- President Trump cut off key Obamacare subsidies known as cost-sharing reduction (CSR) payments on Thursday.
- Blue Cross Blue Shield of North Carolina announced Wednesday that it would increase premiums for Obamacare exchange plans by 14.1% for 2018.
- BCBS NC said if Trump did not cut off CSR payments, premiums increases would have “been near zero.”
President Donald Trump’s decision to end key Obamacare payments is already reverberating throughout the health insurance market.
Blue Cross Blue Shield of North Carolina (BCBS) announced its final Obamacare exchange premium increases for 2018 on Wednesday, and it pinned a significant amount of the increase on Trump.
The insurer, which covers all 100 counties in North Carolina, said the average premium increase for exchange plans would be 14.1%, much lower than the 22.9% originally requested, but much higher than it could have been.
BCBS said it was forced to increase premiums due to lost funding from Obamacare’s cost-sharing reduction (CSR) payments, which help offset insurers’ costs incurred by offering low out-of-pocket cost insurance plans to poorer Americans.
“Had CSR payments not been eliminated, Blue Cross NC’s final rate request for ACA customers’ average would have been near zero; however, most customers receiving premium assistance will see that assistance rise in 2018 to offset the higher increase that was needed,” said a statement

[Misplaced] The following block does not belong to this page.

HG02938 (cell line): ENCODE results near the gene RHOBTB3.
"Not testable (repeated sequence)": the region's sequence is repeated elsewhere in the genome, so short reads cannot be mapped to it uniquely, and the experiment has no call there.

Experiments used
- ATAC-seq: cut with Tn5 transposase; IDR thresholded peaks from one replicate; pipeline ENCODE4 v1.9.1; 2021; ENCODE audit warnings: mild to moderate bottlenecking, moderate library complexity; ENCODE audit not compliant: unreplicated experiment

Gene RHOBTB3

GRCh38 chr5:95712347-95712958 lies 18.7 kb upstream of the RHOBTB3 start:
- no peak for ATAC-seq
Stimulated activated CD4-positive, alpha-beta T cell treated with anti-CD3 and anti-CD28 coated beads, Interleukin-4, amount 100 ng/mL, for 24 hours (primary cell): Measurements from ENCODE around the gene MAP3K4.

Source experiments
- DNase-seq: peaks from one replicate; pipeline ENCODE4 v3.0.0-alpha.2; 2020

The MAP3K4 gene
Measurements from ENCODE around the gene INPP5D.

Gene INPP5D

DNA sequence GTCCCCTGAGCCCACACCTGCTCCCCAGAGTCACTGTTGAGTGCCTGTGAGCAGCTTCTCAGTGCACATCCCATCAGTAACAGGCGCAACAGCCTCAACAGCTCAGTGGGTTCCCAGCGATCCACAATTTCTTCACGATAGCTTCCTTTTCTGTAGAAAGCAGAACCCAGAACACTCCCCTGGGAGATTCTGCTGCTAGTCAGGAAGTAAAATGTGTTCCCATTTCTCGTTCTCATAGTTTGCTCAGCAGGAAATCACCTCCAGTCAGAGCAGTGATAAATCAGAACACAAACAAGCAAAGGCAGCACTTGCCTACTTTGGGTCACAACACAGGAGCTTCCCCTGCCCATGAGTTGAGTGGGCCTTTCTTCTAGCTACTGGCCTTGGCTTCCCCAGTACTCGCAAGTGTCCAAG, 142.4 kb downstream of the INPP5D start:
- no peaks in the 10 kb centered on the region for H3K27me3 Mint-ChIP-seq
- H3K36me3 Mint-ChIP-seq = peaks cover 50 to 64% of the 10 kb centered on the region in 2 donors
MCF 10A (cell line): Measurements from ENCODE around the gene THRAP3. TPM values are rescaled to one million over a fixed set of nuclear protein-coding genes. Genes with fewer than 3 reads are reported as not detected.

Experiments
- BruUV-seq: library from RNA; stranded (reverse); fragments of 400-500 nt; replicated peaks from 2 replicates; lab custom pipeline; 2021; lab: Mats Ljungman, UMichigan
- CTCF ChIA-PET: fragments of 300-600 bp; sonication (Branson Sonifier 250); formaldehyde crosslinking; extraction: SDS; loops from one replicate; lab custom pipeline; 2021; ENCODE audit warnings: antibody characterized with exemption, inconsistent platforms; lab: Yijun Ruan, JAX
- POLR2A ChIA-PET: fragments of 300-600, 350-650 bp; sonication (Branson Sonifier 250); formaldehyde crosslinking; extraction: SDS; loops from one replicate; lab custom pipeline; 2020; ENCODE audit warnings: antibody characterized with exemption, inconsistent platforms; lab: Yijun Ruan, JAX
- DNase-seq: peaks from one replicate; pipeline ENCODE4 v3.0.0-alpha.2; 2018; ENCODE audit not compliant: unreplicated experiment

from BCBS North Carolina about the final premium increases.
On Thursday, the White House announced Trump was cutting off the payments for the rest of 2017 and going forward. The payments were in dispute as they were being paid through the executive branch and were not appropriated through Congress. The administration said it could no longer continue to do so legally.
Ultimately, these increased costs will filter to the federal government for the most part. Since most people in the exchanges receive a subsidy to help with premiums, the increase will fall to Washington rather than people’s wallets.
There is a slice of people in the market, roughly 10% according to BCBS NC, who do not receive the tax credit and will therefore bear the brunt of the increase caused by the lost CSRs.
The announcement comes just a few days after a similar announcement from the Department of Insurance in Pennsylvania. According to the department, the average Obamacare premiums in the state would increase 30.6% in 2018, up from 7.6% if the CSRs continued.
Bipartisan legislation to appropriate the CSRs through Congress was released Tuesday, but Trump and other top Republicans came out against the measure Wednesday, throwing its future into doubt.
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